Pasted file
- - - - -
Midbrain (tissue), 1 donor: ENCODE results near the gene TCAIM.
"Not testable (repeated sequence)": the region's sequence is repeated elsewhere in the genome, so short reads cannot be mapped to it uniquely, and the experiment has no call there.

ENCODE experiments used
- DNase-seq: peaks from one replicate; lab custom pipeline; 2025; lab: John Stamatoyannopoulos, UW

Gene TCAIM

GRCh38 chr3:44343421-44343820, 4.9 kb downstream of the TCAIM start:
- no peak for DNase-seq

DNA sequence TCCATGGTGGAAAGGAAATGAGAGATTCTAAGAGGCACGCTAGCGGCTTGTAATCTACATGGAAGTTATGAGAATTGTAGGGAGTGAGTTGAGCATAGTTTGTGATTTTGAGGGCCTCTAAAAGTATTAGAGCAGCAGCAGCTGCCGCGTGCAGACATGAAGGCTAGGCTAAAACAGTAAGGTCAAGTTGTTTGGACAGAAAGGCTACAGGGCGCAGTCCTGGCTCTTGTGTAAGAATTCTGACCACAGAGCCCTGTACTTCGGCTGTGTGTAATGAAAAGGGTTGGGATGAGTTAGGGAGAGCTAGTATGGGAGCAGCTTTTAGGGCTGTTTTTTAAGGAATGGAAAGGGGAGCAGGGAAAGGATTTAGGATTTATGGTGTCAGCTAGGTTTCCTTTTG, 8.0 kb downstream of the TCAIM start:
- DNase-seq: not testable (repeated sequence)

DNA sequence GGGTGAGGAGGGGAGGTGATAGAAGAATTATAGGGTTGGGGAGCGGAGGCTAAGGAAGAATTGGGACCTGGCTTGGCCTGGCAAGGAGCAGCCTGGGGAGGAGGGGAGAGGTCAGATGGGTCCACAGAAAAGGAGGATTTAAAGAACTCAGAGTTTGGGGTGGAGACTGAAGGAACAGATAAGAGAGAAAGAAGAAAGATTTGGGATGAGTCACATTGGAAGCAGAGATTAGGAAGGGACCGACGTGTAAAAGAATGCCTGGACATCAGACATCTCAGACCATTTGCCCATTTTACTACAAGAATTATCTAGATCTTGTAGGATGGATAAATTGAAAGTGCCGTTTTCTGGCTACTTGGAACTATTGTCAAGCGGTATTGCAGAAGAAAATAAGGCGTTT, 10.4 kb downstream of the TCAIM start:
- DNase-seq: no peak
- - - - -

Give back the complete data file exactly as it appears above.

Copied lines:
Midbrain (tissue), 1 donor: ENCODE results near the gene TCAIM.
"Not testable (repeated sequence)": the region's sequence is repeated elsewhere in the genome, so short reads cannot be mapped to it uniquely, and the experiment has no call there.

ENCODE experiments used
- DNase-seq: peaks from one replicate; lab custom pipeline; 2025; lab: John Stamatoyannopoulos, UW

Gene TCAIM

GRCh38 chr3:44343421-44343820, 4.9 kb downstream of the TCAIM start:
- no peak for DNase-seq

DNA sequence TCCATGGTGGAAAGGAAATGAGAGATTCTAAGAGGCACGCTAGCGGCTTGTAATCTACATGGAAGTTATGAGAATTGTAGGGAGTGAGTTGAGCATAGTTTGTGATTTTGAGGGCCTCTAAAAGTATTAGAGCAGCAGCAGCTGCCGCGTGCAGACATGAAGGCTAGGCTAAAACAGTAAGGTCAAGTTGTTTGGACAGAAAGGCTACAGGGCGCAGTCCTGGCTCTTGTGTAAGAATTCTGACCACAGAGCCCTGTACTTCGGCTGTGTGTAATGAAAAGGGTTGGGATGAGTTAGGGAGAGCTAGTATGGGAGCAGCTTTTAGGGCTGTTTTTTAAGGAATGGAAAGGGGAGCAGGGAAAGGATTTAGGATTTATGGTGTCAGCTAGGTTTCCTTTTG, 8.0 kb downstream of the TCAIM start:
- DNase-seq: not testable (repeated sequence)

DNA sequence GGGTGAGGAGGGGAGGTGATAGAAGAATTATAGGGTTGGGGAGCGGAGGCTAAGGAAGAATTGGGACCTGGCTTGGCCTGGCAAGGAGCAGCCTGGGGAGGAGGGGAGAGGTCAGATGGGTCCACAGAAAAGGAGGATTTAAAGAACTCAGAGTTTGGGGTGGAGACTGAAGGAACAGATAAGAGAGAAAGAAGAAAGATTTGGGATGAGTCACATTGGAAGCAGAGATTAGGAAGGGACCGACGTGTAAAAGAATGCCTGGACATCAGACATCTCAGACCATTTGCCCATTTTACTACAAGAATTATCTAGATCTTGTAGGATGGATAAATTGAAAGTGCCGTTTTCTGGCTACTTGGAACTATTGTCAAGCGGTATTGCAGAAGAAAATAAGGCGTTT, 10.4 kb downstream of the TCAIM start:
- DNase-seq: no peak